Yesterday I began Chelsea’s MAFA Unit 2 coinciding with the second phase of my psycho-geographic exploration, of Holloway’s decommissioned women’s prison.

A dérive (or wandering) around another urban prison site evoked a real sense of exclusion. Prowling with lens poised for the slightest glimpse within the brutal brick walls of Holloway Prison, I experienced an odd reversal and keen curiosity to cross the impenetrable  boundary of the 30 foot perimeter wall.

Throughout MAFA Unit 1, I was occupied with my psycho geographic response to Millbank Prison with the transportation of women convicts in the 1800s. My art problem seems to be how to represent emotions to injustices and inequalities for women.

A visit to Islington Museum and a meeting Roz Currie, Curator, furnished a generous hour of discussion. One of her special interests being women’s rights and local social history. I was given unlimited access to the local history department’s 1000 images of the interior of Holloway Prison plus useful text references to those Suffragette women, unfairly imprisoned in Holloway for their beliefs and protests one hundred years ago.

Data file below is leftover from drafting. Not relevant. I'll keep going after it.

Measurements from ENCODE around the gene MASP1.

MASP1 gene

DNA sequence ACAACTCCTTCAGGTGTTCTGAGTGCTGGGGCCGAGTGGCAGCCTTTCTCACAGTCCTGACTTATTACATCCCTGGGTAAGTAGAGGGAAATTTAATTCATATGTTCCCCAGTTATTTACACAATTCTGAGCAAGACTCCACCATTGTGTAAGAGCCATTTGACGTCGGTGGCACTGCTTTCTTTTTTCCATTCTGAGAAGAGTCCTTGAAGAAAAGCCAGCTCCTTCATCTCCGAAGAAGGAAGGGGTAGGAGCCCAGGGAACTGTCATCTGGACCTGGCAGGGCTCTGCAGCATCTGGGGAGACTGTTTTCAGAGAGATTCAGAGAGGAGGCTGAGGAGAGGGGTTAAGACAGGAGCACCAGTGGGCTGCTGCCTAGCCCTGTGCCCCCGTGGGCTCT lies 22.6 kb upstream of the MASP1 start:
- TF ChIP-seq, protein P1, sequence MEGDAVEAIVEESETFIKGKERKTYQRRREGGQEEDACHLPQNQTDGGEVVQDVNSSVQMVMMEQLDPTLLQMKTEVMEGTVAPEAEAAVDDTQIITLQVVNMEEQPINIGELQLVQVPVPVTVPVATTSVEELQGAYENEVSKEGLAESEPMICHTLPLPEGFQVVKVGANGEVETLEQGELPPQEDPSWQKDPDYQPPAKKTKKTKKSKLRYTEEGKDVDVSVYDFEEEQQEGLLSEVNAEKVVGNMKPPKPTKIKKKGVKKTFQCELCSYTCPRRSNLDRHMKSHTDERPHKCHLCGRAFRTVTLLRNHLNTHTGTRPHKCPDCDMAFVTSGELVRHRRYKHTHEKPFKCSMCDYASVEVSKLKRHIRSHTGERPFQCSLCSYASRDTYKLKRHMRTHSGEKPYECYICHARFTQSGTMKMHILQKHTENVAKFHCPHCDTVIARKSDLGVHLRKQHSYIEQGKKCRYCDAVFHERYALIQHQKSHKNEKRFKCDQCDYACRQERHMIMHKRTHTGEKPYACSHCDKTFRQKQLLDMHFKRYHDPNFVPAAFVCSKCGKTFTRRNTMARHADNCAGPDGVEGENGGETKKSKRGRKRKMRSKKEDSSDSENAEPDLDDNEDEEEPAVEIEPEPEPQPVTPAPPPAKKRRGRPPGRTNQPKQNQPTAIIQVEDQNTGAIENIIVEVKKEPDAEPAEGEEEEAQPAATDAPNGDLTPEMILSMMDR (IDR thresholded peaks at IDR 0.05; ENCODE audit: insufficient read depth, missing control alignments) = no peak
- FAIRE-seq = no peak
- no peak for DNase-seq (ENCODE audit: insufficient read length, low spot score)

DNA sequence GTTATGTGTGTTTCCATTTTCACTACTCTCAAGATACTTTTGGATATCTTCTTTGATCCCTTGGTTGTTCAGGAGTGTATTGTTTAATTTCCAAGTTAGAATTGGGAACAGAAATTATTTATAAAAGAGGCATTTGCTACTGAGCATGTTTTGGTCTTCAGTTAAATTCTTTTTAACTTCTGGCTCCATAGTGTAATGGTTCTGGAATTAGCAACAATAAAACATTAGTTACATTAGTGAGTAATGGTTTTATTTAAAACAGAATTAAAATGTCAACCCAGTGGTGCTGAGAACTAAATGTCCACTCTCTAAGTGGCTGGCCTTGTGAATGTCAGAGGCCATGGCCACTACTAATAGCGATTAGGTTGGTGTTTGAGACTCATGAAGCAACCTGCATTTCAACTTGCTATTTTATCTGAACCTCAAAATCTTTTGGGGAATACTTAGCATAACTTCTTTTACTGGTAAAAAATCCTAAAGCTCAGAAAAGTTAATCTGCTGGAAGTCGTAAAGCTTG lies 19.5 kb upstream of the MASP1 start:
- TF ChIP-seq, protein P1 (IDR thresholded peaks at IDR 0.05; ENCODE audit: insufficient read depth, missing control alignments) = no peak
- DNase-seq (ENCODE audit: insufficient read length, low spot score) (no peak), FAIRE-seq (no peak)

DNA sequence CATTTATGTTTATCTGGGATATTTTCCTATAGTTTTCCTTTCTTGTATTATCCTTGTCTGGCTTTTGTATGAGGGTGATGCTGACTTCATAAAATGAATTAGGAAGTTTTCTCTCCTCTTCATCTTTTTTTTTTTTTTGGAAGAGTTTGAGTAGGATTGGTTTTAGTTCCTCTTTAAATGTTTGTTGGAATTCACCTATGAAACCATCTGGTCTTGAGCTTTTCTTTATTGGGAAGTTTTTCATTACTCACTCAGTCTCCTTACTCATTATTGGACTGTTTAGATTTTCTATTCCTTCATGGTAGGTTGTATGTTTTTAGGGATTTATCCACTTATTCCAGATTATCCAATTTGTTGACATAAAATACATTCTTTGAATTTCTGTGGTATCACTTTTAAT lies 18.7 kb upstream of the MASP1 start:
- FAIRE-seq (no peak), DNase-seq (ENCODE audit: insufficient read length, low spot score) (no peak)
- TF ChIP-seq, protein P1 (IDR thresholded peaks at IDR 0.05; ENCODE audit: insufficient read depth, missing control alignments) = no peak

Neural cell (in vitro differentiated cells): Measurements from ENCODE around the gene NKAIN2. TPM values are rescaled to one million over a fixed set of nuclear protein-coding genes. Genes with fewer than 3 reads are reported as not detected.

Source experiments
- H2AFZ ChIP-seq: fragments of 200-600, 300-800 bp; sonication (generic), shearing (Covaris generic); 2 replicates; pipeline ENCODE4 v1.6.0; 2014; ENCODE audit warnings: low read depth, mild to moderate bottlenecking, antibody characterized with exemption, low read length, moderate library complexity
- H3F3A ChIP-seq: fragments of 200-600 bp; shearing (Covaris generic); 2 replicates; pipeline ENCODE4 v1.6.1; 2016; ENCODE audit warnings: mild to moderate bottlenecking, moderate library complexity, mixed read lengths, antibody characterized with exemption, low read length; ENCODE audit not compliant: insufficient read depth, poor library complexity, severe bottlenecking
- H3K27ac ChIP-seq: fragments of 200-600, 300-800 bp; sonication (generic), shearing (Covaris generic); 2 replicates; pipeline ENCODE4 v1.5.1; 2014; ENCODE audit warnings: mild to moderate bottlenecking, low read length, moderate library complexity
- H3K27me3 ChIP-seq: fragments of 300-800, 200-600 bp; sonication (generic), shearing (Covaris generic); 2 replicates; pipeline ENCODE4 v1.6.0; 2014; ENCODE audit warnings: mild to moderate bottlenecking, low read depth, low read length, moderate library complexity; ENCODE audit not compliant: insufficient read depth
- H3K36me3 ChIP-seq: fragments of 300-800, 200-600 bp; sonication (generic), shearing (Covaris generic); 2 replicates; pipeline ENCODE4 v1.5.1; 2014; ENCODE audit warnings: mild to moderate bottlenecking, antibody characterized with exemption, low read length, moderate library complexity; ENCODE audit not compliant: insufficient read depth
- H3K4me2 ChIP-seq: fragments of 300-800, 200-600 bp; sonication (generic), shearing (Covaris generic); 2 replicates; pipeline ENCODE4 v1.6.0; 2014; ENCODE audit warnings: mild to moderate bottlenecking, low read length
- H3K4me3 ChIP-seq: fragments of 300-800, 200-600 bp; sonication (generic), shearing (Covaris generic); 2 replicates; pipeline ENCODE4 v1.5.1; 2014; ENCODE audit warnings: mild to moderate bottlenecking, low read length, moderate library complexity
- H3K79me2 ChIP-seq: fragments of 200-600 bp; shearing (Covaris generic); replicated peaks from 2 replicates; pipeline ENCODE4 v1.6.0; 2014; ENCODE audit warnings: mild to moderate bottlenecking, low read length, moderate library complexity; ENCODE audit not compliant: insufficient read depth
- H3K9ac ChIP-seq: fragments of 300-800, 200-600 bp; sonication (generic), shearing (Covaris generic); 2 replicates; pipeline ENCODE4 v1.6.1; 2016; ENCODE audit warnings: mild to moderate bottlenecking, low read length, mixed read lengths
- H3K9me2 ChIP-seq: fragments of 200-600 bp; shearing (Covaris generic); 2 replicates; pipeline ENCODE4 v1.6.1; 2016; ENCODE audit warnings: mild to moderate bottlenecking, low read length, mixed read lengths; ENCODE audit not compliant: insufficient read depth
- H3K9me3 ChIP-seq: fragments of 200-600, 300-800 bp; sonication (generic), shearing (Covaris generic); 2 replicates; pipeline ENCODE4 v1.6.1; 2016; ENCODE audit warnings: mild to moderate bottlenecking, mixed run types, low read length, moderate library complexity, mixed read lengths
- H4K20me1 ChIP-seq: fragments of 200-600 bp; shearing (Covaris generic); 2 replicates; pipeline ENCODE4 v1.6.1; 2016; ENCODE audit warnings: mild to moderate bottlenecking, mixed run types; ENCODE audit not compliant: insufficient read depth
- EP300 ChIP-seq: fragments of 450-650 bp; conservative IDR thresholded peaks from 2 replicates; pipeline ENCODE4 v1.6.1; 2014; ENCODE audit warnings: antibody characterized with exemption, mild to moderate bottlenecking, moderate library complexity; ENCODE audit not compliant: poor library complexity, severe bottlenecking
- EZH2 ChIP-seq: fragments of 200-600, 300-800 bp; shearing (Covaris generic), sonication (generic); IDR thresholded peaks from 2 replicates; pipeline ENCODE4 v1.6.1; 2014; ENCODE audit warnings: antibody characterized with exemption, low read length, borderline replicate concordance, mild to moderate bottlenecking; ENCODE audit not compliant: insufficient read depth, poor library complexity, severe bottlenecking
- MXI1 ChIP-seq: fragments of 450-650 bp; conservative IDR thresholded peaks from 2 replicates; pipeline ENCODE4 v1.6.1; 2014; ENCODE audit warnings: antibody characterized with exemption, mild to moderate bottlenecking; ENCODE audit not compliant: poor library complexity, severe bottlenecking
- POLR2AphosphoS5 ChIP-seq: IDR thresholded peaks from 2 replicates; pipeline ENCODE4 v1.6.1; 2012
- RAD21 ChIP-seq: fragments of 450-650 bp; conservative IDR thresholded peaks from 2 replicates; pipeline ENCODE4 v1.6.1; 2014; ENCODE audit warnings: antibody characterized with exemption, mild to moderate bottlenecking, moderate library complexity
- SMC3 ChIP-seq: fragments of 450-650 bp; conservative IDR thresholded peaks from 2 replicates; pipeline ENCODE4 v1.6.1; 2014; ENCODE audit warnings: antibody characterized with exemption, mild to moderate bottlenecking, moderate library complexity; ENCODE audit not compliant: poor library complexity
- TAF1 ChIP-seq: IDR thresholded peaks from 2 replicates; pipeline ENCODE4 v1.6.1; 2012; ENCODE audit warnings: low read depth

Today, HMP Holloway is stripped bare and awaits decisions for the future of its 9 acre site. Ministry of Justice (MoJ) own the prison. Selling off Holloway will put money back into the prison service, so says the Government. Islington Council want to use the 9 acres site for affordable homes for their own Borough. The MoJ will sell to the top bidder. Graffiti by locals will resist  ’Nice flats for Nice people’


Below, Life in Prison the deprivation of liberty prevails


2016 year of is DECOMMISSION – Above/ are images taken from the Islington Museum’s archives. Below shows zero total inmates ‘ in’ or ‘out’ on 18th August 2016



Annabel Ludovici Gray